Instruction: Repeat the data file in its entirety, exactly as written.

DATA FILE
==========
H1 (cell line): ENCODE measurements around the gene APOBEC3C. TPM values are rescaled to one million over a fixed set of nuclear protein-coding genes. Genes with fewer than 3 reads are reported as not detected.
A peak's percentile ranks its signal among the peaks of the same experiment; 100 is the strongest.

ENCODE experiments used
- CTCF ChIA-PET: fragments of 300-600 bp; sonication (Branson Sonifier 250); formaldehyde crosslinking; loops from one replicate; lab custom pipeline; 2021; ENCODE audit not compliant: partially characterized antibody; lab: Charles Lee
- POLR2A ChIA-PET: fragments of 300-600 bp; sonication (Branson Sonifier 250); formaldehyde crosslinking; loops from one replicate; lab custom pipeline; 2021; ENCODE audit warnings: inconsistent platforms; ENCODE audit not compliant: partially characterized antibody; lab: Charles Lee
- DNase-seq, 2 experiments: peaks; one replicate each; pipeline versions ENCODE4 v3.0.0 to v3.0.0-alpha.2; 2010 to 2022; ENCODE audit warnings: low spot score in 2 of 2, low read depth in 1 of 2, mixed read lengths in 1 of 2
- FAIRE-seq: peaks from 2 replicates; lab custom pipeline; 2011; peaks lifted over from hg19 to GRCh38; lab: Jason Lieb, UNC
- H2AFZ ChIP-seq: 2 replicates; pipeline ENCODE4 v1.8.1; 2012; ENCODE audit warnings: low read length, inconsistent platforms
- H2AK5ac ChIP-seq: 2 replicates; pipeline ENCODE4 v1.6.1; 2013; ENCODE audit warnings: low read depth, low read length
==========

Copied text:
H1 (cell line): ENCODE measurements around the gene APOBEC3C. TPM values are rescaled to one million over a fixed set of nuclear protein-coding genes. Genes with fewer than 3 reads are reported as not detected.
A peak's percentile ranks its signal among the peaks of the same experiment; 100 is the strongest.

ENCODE experiments used
- CTCF ChIA-PET: fragments of 300-600 bp; sonication (Branson Sonifier 250); formaldehyde crosslinking; loops from one replicate; lab custom pipeline; 2021; ENCODE audit not compliant: partially characterized antibody; lab: Charles Lee
- POLR2A ChIA-PET: fragments of 300-600 bp; sonication (Branson Sonifier 250); formaldehyde crosslinking; loops from one replicate; lab custom pipeline; 2021; ENCODE audit warnings: inconsistent platforms; ENCODE audit not compliant: partially characterized antibody; lab: Charles Lee
- DNase-seq, 2 experiments: peaks; one replicate each; pipeline versions ENCODE4 v3.0.0 to v3.0.0-alpha.2; 2010 to 2022; ENCODE audit warnings: low spot score in 2 of 2, low read depth in 1 of 2, mixed read lengths in 1 of 2
- FAIRE-seq: peaks from 2 replicates; lab custom pipeline; 2011; peaks lifted over from hg19 to GRCh38; lab: Jason Lieb, UNC
- H2AFZ ChIP-seq: 2 replicates; pipeline ENCODE4 v1.8.1; 2012; ENCODE audit warnings: low read length, inconsistent platforms
- H2AK5ac ChIP-seq: 2 replicates; pipeline ENCODE4 v1.6.1; 2013; ENCODE audit warnings: low read depth, low read length